“Not surprisingly, about 20 percent of survivors saw substantial increases in anxiety or depression that continued to increase for 12 months, a reaction consistent with posttraumatic stress disorder. On the other hand, almost 60 percent had low levels of depression and anxiety and no statistically discernible uptick after the shootings, a result that confirms the human capacity for resilience. Most remarkable, though, was a group of survivors whose psychological health actually improved. About 15 percent of the sample, in fact, reported substantial reductions in anxiety or depression (or both) in the year after the shooting.” [The Hill’s Congress Blog, January 11, 2016]

 

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Guardian: "The problem with science journalism: we’ve forgotten that reality matters most"

01/06/2016

Guardian: "The problem with science journalism: we’ve forgotten that reality matters most"

There is a continued misunderstanding of what science journalism is, and how it differs from other forms of science communication. Photograph: Alamy

. . . "My opinion remains that reality matters no matter how complicated it may be," says Andrew Revkin, a writer whose blog, Dot Earth, shifted from news to the opinion section at the New York Times in 2010 and who teaches environmental communications at Pace University. "To me, it's all about transparency. If you have an agenda, state your agenda," he adds. "And if you're claiming to be objective, then demonstrate the objectivity."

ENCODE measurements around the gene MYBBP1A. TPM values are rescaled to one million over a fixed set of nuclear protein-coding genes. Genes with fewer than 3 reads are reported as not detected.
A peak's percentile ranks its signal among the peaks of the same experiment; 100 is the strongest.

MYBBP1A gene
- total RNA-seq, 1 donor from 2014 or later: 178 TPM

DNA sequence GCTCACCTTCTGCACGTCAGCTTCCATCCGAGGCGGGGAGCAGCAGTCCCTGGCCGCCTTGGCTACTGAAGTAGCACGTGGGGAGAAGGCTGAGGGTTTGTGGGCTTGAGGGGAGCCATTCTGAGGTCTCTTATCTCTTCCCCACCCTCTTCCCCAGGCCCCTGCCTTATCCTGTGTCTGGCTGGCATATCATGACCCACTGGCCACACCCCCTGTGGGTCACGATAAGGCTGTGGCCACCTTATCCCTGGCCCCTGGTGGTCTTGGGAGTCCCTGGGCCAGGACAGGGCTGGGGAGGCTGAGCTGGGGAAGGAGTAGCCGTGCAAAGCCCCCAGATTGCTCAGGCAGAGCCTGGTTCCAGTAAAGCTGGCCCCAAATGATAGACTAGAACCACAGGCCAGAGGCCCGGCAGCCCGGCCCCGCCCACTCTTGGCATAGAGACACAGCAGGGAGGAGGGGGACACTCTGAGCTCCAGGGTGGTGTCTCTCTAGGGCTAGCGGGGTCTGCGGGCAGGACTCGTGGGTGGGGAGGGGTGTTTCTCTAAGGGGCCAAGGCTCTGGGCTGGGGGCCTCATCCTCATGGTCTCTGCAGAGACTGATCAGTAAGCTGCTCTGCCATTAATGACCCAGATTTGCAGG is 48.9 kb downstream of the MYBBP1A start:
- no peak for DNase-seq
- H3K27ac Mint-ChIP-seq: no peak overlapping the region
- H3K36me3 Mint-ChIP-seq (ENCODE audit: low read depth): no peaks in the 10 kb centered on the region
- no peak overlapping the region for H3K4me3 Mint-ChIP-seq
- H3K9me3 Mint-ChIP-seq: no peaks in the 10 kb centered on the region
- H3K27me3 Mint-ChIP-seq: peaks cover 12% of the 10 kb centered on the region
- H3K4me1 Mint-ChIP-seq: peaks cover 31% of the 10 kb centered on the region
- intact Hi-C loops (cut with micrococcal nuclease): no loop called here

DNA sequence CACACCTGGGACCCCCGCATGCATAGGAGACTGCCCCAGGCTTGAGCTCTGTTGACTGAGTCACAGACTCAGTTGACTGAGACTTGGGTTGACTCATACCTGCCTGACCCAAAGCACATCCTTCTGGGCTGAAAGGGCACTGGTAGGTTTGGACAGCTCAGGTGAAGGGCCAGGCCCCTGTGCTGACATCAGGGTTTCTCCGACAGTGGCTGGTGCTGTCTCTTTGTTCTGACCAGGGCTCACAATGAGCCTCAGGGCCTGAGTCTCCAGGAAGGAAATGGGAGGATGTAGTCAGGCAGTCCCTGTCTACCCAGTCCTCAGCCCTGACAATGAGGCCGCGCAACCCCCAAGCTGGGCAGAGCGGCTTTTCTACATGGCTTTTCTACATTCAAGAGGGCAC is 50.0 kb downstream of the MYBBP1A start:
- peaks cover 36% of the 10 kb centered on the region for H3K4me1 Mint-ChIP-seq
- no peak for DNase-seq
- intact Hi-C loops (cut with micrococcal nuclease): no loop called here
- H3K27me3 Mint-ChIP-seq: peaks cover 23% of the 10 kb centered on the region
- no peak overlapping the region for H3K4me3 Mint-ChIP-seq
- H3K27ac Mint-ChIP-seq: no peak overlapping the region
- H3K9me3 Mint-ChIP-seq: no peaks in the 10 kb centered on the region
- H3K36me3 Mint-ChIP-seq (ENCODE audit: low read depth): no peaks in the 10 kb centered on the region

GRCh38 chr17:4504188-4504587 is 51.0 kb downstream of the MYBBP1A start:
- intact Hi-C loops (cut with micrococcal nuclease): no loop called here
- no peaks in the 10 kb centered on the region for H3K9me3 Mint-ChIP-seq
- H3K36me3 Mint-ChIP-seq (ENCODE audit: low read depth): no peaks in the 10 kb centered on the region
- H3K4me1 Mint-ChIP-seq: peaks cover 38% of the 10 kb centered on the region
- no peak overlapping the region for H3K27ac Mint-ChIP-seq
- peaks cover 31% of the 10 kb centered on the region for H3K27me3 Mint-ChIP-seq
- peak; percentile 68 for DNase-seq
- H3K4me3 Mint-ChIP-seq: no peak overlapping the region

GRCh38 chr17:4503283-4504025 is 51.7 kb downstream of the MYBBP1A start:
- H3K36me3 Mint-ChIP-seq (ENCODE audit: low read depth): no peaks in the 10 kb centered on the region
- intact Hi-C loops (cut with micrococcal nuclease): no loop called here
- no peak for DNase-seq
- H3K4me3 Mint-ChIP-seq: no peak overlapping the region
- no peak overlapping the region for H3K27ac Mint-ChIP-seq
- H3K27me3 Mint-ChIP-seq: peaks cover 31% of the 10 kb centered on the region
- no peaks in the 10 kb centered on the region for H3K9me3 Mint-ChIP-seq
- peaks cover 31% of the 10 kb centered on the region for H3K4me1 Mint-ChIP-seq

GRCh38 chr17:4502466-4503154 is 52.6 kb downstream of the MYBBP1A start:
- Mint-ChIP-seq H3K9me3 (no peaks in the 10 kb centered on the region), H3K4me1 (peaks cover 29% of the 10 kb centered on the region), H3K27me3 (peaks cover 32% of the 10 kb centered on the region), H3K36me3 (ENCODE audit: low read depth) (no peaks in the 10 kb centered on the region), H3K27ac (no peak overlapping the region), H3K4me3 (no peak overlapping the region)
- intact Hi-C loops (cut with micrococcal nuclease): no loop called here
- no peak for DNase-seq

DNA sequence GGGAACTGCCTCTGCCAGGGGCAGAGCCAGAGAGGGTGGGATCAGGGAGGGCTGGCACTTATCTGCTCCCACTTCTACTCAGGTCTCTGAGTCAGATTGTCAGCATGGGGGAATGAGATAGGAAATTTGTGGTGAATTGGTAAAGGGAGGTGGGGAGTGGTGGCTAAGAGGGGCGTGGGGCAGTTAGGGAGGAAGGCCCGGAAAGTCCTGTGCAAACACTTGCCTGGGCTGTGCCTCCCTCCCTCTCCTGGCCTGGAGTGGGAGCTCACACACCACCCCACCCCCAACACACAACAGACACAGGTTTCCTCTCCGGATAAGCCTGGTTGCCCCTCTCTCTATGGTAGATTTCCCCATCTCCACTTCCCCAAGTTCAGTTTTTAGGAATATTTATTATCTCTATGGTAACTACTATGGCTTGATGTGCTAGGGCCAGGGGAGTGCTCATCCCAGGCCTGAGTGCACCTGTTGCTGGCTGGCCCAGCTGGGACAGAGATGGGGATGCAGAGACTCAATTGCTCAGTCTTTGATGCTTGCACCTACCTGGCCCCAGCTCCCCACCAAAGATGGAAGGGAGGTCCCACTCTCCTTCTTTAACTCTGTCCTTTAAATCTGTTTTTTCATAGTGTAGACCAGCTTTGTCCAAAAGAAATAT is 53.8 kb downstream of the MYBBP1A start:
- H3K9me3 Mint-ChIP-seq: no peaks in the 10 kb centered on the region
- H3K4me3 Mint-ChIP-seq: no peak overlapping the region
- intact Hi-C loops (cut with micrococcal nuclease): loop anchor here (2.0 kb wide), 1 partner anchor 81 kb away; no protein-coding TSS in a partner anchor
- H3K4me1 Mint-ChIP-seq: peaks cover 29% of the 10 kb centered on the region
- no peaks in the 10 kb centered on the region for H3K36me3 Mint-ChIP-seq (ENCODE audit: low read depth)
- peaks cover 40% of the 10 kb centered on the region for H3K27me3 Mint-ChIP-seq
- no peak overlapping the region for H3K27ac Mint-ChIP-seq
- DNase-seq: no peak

Read more: http://www.theguardian.com/media/2015/dec/30/problem-with-science-journa...

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Alert Investor: "The Birth of a Hedge Fund"

01/05/2016

Alert Investor: "The Birth of a Hedge Fund"

. . . Fraud occurs more frequently at small hedge funds, but the world of larger funds is also not immune. Perhaps the most infamous examples of the latter were the hedge funds that invested with disgraced investment manager Bernie Madoff, who in 2009 was convicted of running a $50 billion Ponzi scheme. (Learn the warning signs of hedge fund fraud at the FBI’s Hedge Fund Information for Investors page.)

Given the risk of fraud, it also takes a certain personality to win the trust of wary investors. Aron Gottesman, chair of the department of finance and economics at Pace University’s Lubin School of Business said hedge fund entrepreneurs can come from any background – as seen with Zweig’s foray into the field – but they share some common traits.